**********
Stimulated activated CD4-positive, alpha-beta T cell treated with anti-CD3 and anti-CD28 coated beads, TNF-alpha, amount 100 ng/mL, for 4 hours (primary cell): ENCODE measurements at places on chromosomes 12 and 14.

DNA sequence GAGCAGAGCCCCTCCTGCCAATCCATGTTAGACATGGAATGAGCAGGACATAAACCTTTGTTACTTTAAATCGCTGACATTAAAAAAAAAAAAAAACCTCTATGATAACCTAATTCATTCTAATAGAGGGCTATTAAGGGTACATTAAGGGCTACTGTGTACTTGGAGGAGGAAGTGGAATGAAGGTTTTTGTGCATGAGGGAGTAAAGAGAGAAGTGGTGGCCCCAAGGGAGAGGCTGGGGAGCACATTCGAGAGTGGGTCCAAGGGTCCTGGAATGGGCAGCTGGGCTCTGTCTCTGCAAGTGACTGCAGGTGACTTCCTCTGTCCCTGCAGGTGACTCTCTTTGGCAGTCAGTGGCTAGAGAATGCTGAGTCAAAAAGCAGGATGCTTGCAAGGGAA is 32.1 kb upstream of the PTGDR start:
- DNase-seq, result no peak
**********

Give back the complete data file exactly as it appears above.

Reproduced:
Stimulated activated CD4-positive, alpha-beta T cell treated with anti-CD3 and anti-CD28 coated beads, TNF-alpha, amount 100 ng/mL, for 4 hours (primary cell): ENCODE measurements at places on chromosomes 12 and 14.

DNA sequence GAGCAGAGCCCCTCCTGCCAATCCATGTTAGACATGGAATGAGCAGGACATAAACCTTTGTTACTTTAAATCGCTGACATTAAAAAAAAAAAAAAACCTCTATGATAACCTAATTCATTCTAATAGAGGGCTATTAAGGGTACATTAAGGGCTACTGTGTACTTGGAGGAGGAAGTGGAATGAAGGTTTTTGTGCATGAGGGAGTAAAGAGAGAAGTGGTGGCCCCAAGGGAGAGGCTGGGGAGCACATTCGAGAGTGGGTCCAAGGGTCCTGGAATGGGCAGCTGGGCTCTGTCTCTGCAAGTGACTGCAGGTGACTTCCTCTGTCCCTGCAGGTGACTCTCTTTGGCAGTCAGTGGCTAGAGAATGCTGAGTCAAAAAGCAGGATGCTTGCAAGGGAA is 32.1 kb upstream of the PTGDR start:
- DNase-seq, result no peak